It’s a Firefly Night. Dianne Ochiltree, Betsy Snyder, art. 2013. 32 pages. Blue Apple Books. [Source: ARC provided courtesy of Edelweiss] My reading partner is a kindergartner, and we loved this book! The poem was simple enough to for her understand but the message behind the poem was enough to keep me interested, too. The most compelling aspect of this book really lies in the illustrations. They’re just beautiful. The pages depict open fields with flowers under moonlight, and of course, bright fireflies. They are crisp and colorful and really get across the sentiments of summer.
The Secret and the Flame. J. Hopfinger. 2013. Amazon Digital Services. 308 pages. [Source: ARC provided couresty of author] The Secret and the Flame is a contemporary romance that details the relationship between Emma Delaney, a PhD candidate at Northwestern University, and Dylan O’Shea, a Chicago firefighter. The book follows their initial meeting when Dylan rescues her from an apartment fire to their experiences as roommates and, eventually, lovers. Some of the other people who factor largely in their livesare Jeremy, Emma’s skeevy and meddlesome ex-boyfriend, and Mary, Dylan’s well-read mother who happens to work at Northwestern and has as penchant for Irish writers. Overall, I found the book an easy read. It was interesting from the outset and the plot kept a fairly steady pace. When you start off the book with a fire that destroys the main character’s life, it can be difficult to keep a reader engaged as life settles back to normal. The Secret and the Flame is technically sound, which I expected once I learned the author is a graduate of Northwestern’s journalism program. This is definitely a strong effort for Hopfinger’s debut novel.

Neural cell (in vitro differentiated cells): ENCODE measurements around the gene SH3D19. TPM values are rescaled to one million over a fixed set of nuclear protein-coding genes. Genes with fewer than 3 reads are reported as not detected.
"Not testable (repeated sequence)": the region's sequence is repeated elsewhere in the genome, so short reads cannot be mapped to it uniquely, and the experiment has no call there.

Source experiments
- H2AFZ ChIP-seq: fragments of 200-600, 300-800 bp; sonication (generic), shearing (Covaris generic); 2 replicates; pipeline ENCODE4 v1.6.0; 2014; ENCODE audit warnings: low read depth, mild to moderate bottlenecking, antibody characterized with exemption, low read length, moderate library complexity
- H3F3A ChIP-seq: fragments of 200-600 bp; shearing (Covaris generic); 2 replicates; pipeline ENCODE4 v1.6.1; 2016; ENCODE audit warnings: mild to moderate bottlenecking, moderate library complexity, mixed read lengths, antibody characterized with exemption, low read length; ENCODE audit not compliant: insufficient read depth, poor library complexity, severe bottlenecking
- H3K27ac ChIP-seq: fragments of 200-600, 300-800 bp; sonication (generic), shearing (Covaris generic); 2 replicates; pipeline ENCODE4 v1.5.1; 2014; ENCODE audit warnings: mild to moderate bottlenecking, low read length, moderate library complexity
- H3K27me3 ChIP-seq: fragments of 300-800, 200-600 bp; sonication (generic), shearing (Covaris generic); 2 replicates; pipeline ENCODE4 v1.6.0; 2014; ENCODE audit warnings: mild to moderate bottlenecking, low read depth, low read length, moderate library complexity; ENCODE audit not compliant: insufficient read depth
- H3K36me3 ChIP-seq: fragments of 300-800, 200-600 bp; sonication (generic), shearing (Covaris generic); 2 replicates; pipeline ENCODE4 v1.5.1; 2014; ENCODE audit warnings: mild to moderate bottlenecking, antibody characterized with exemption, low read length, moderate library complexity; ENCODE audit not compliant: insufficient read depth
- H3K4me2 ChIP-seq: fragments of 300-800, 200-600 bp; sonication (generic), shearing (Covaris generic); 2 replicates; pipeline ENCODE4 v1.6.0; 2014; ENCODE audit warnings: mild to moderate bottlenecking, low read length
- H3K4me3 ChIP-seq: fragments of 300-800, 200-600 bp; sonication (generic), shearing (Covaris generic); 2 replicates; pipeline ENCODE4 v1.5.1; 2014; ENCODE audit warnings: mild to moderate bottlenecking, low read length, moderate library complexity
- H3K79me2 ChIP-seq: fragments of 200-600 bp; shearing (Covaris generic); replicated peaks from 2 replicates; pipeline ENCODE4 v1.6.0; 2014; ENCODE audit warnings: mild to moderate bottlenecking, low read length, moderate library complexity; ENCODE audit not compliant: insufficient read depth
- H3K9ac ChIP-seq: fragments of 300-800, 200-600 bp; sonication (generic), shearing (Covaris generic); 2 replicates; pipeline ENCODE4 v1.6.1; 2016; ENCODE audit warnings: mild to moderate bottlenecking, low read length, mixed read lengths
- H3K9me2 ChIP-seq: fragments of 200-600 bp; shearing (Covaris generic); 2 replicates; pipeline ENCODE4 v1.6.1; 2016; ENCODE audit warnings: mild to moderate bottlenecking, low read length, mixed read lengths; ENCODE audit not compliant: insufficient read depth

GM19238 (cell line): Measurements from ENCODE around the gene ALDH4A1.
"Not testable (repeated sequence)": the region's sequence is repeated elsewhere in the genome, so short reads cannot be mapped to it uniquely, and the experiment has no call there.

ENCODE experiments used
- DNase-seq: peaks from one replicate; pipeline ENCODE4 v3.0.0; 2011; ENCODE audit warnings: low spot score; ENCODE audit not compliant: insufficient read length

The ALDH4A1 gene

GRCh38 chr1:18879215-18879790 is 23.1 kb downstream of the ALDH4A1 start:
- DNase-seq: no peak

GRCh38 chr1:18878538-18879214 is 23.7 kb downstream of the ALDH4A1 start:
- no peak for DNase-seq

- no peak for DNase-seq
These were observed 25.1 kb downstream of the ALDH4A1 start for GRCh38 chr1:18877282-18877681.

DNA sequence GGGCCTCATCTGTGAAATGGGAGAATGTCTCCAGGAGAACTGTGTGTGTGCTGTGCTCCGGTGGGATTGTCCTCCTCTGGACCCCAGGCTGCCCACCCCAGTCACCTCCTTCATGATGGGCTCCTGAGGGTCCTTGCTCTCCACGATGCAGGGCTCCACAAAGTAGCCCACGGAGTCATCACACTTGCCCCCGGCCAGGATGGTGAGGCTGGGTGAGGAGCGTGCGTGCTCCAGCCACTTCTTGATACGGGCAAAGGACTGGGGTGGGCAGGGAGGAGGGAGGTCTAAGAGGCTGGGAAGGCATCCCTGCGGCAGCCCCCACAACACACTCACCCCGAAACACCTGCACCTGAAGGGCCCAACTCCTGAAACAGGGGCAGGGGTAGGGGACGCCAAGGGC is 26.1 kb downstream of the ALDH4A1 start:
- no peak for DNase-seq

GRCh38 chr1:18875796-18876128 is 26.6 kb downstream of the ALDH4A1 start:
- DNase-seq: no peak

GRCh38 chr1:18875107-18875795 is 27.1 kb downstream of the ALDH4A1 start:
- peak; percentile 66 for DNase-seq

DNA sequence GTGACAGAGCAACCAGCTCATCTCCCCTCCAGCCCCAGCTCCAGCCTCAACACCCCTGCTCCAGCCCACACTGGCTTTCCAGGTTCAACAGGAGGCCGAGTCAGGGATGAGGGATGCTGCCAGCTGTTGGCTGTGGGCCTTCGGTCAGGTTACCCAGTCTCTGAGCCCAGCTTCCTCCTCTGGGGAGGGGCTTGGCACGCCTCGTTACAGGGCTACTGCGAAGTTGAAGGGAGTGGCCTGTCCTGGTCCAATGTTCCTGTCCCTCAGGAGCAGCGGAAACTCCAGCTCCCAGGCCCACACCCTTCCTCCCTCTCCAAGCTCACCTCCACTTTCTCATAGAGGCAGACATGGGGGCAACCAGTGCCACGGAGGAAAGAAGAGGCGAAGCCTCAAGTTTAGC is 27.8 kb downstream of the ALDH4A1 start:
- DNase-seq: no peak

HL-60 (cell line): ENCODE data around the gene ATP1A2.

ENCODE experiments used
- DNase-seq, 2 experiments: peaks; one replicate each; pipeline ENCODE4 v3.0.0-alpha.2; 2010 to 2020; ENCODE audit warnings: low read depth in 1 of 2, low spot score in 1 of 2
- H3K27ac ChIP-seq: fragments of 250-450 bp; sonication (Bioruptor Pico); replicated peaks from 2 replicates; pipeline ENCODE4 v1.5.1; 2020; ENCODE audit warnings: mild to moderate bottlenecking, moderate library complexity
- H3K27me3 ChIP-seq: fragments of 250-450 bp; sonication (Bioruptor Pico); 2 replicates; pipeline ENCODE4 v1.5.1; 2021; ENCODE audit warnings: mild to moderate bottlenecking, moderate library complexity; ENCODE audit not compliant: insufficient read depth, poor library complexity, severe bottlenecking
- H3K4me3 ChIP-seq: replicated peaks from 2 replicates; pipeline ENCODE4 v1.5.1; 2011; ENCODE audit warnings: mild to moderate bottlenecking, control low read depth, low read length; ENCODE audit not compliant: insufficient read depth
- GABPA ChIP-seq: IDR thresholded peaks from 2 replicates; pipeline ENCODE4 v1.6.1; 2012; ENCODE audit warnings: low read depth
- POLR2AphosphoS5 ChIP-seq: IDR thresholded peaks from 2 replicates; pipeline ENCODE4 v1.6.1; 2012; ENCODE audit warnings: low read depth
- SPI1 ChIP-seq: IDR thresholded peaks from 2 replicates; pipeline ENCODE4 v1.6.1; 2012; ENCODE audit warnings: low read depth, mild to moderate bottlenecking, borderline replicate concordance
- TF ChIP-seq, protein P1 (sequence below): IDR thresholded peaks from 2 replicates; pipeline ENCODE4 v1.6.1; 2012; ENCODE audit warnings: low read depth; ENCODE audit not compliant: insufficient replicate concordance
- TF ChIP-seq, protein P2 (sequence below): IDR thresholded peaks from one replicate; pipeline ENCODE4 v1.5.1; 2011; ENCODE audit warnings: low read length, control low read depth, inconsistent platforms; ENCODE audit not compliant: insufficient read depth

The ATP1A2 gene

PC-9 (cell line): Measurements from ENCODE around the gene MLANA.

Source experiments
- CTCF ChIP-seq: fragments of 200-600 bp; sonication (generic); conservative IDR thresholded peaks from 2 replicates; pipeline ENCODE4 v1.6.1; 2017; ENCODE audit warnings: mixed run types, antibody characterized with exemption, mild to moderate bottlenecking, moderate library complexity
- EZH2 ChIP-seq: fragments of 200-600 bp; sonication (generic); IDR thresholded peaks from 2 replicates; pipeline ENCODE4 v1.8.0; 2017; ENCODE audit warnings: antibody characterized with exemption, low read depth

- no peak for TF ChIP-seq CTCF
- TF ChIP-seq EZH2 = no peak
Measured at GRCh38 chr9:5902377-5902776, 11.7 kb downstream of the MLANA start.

A Tale of Two Daddies. Vanita Oelschlager, Kristin Blackwood & Mike Blanc, illus. 2010. 24 pages. VanitaBooks. [Source: ARC provided courtesy of NetGalley] This children’s book takes on the task of exploring a child’s curiosity about families with same-sex parents. I was wary because there is a risk of getting too “adult” or heavy in a book with this subject matter, but the author proved me wrong. Oelschlager presents the topic in the form of innocent questions from one child to another who has two fathers. The young boy asks his playmate which of her father’s is responsible for great version day-to-day care. He responses are, of course, what one would expect of a child — simple and honest. She isn’t rude or preachy in her answers, which may be more effective with kids.
The Cow in Patrick O’Shanahan’s Kitchen. Diana Prichard, Heather Knopf, ill. 2013. 32 pages. Little Pickle Press. [Source: ARC provided courtesy of Edelweiss] This is a cute story about how Patrick discovers the origins of the foods he eats on a regular basis. According to the the author, the book seeks to answer the question, “Where does your breakfast come from?” While he helps his father prepare “World Famous French Toast,” Patrick encounters several farm animals in the most unlikely of places — his kitchen. The story itself is engaging and informative and provides an interesting way to think about where food comes from. I read this with a 5 year old and it was very easy to have a conversation around what’s happening in the book with relation to their own experience with food.